What have been the benefits of this?

The benefits of being with Transition to Work are endless but I think one of the main ones would be the amount of opportunities you are offered within the industry you would like to become a part of. I couldn’t have done it without the help of my Youth Coach Sam.

Register now for Transition to Work by clicking here or calling 4153 4233.

Bundaberg Region receives $7M back from Containers for Change scheme after hitting a recycling milestone

Over $7 million has been injected into the local community after the 70 millionth eligible container was returned through the Containers for Change scheme in the Bundaberg area last week.

Bundaberg’s four Container Refund Points (CRPs) have been providing locals with 10 cent refunds on eligible containers as part of the Containers for Change scheme, driving the $7 million back to individuals, charities and community groups.

Ken Noye is Chief Executive Officer of Container Exchange, the not-for-profit organisation which operates the Containers for Change scheme. He said the efforts of Bundaberg area residents to return 70 million containers since the scheme commenced in late 2018 continues to pay dividends for both the community and the local environment.

“The Containers for Change scheme continues to grow and has now returned more than two and a half billion containers across Queensland, and reduced beverage container litter in our environment by 54%,” Mr Noye said. “The efforts of Bundaberg locals to reach 70 million containers returned is a wonderful milestone, and has given more individuals, charities and community groups the opportunity to find the cash they need in their containers.”

One of the Bundaberg CRPs is run as a social enterprise by IMPACT Community Services. Container refunds help IMPACT support people experiencing disadvantage, poverty or exclusion from social, health and employment networks. IMPACT Community Services’ Enterprises General Manager Robert Henderson said the Containers for Change scheme supported a significant part of the organisation’s social enterprises.

“It’s extremely important that we continue with this fantastic program which helps IMPACT generate income that is fed back into programs to support those in need within our community,” Mr Henderson said. “Last year IMPACT’ processed more than 2.5 million containers. As well as funding life-changing community programs, it enables us to provide opportunities for workers with disabilities to gain vital skills in a supported workplace.”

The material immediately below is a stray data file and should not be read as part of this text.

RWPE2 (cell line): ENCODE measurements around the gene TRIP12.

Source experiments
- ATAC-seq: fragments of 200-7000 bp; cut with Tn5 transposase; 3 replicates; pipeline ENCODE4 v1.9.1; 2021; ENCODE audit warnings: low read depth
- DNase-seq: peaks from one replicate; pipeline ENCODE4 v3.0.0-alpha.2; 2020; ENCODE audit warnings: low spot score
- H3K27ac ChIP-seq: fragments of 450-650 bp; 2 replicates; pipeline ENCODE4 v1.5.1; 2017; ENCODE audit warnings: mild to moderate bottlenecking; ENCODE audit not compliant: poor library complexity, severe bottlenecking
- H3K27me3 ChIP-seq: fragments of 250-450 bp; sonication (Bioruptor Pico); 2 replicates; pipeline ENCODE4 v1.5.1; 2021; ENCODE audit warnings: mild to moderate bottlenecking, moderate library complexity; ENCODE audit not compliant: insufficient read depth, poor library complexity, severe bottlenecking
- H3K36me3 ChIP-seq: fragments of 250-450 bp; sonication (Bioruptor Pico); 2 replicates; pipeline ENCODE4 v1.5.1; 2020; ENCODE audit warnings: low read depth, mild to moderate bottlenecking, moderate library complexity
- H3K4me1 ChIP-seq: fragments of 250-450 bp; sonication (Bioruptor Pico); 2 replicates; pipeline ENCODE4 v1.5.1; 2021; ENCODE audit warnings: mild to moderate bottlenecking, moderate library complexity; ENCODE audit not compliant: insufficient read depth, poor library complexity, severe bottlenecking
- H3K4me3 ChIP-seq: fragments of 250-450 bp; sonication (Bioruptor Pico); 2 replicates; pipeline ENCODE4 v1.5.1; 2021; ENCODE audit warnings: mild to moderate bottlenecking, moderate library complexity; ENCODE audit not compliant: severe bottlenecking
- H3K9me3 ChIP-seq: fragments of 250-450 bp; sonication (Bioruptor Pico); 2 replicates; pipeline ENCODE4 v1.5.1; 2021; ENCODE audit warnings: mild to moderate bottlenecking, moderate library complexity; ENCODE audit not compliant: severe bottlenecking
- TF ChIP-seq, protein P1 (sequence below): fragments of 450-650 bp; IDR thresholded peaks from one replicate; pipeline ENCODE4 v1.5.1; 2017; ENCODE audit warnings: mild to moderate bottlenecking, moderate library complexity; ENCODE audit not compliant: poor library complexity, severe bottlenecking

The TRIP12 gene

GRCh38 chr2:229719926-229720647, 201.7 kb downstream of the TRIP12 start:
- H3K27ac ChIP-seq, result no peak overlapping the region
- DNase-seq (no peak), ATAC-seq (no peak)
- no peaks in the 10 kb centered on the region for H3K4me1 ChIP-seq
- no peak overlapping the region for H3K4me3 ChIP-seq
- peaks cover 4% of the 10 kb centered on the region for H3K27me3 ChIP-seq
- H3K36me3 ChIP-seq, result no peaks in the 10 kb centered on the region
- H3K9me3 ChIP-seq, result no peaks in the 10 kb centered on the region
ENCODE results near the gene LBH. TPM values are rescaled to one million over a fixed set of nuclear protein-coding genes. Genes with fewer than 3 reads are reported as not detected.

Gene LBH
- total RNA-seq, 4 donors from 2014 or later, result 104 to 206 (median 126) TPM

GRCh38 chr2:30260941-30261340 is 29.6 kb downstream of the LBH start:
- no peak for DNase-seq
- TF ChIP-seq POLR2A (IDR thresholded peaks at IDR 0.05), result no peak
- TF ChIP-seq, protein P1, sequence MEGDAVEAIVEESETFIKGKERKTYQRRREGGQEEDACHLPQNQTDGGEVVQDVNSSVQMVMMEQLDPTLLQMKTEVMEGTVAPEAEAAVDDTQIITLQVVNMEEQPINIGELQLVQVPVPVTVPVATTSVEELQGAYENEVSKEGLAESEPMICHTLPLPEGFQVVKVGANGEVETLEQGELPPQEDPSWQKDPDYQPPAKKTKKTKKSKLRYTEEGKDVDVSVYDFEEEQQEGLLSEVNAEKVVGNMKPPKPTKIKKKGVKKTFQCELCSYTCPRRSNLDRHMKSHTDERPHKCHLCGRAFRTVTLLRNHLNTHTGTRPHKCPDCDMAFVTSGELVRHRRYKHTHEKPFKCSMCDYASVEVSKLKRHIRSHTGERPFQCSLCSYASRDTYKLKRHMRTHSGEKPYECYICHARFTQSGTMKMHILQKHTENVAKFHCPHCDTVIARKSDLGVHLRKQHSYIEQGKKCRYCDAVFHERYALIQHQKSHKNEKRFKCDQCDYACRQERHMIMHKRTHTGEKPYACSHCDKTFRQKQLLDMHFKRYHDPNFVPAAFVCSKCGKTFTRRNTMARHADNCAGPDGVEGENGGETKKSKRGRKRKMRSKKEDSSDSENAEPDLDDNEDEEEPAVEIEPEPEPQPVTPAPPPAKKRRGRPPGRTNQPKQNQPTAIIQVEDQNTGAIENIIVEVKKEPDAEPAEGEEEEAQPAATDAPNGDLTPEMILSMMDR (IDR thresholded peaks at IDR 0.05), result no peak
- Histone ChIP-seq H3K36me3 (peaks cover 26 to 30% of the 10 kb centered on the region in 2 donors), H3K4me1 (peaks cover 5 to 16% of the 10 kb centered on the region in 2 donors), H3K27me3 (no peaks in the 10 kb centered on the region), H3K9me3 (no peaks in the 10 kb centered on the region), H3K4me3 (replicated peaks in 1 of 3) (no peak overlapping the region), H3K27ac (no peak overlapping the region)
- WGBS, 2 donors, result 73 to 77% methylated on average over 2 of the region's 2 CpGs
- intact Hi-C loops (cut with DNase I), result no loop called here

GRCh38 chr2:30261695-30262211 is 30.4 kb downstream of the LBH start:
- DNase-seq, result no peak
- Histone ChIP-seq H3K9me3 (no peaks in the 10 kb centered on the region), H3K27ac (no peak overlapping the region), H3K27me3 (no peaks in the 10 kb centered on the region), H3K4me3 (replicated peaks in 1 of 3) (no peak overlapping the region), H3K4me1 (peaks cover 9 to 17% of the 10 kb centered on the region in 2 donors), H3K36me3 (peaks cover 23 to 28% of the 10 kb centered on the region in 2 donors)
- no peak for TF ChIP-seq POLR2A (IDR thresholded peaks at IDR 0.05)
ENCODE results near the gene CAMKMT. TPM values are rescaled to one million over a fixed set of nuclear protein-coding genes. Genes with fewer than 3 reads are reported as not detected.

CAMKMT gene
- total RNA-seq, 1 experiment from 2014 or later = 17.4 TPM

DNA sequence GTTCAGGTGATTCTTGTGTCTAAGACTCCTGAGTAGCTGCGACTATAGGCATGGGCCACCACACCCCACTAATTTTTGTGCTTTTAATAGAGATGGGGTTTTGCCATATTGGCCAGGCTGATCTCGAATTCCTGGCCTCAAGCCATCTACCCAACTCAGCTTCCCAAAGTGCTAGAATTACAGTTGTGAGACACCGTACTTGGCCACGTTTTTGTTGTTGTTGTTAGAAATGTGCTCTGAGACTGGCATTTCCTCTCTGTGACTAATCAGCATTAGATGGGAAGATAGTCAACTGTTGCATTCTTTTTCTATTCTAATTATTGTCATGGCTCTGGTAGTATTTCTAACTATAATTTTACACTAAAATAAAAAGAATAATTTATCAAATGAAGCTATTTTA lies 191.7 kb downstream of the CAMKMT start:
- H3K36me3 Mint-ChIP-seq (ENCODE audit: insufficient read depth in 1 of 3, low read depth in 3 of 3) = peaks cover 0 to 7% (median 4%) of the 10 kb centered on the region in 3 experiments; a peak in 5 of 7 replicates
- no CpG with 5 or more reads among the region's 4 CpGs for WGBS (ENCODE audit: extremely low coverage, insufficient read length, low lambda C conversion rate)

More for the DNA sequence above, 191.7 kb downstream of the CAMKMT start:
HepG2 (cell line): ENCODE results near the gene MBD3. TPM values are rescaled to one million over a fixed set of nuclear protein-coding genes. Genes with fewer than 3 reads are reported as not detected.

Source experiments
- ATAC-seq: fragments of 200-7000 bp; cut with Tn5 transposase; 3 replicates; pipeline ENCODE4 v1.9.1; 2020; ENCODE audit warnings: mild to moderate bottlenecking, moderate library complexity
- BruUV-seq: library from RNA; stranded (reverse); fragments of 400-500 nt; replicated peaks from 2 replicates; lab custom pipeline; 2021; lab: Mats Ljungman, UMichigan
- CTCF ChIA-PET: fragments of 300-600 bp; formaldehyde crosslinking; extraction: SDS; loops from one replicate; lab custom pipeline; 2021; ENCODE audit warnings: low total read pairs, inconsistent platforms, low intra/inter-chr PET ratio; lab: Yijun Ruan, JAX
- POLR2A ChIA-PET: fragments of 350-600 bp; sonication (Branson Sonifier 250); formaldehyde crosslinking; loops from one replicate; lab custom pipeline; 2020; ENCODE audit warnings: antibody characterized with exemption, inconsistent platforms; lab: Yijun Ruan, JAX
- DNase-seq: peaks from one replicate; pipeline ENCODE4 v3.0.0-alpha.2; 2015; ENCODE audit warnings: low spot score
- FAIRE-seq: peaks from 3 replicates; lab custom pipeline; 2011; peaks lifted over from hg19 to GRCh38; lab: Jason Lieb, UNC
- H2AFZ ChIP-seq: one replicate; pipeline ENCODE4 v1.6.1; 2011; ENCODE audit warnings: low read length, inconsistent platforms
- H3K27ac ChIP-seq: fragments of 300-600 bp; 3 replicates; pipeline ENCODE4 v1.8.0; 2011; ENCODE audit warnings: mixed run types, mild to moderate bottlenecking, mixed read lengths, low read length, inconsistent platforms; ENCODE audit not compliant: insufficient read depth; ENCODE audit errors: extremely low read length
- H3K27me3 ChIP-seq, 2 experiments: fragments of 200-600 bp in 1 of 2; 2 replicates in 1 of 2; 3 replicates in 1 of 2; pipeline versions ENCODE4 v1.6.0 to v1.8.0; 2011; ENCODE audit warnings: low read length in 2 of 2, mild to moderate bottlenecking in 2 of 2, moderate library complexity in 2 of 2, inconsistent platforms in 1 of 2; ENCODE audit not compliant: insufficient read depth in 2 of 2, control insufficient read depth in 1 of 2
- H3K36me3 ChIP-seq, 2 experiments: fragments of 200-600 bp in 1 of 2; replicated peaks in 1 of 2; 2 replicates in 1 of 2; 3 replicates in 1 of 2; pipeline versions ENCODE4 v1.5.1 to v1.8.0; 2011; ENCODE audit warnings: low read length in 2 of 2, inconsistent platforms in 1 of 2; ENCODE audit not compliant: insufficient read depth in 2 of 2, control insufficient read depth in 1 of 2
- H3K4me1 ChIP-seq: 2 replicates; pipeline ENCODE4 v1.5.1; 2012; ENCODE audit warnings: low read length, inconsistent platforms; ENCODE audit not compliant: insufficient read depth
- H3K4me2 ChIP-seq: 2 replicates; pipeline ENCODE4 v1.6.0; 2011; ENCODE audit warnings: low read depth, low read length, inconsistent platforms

Other Containers for Change CRPs in the Bundaberg area are located at CQ Recycling on Woondooma Street, ABC Recycling in Bundaberg East and Container Refund at Moore Park Beach. The Containers for Change scheme pays refunds on eligible containers in cash or via EFT or your Paypal account if customers have registered for a scheme ID on the Containers for Change website.

Charities and community groups can promote their scheme ID to supporters who can donate their refund to their chosen organisation by quoting the scheme ID when they make returns. To find out more about Containers for Change including what containers are eligible for a refund and to sign up for a scheme ID, visit containersforchange.com.au or call 13 4242.

Guidance officers from across the Bundaberg district spent an afternoon at IMPACT Community Services recently learning about its multitude of programs to help young people.

With the new school year beginning, 24 officers were given a tour of IMPACT’S Bargara Rd site and heard first-hand from leaders within the organisation.

They were given an overview of the support provided, including what’s available for those finding the traditional school system challenging.

The officers were also told about some of the initiatives aimed directly at younger people, including Get Set for Work, which is a Skilling Queenslanders for Work program focused on those aged between 15 and 19.

For guidance officers Greg Souvan and Jennifer Obst it was an informative afternoon.

“It’s been really useful to understand what services are around,” Greg said.

IMPACT’s host of wrap-around support services are available to those living in Bundaberg and surrounding areas. They include Skilling Queenslanders for Work programs such as:

And there were plenty of other services the guidance officers were keen to hear about including:

For more information about what IMPACT offers call 4153 4233.


Please note: This website may contain references to, or feature images, videos, and voices of Aboriginal and Torres Strait Islander peoples who have passed away.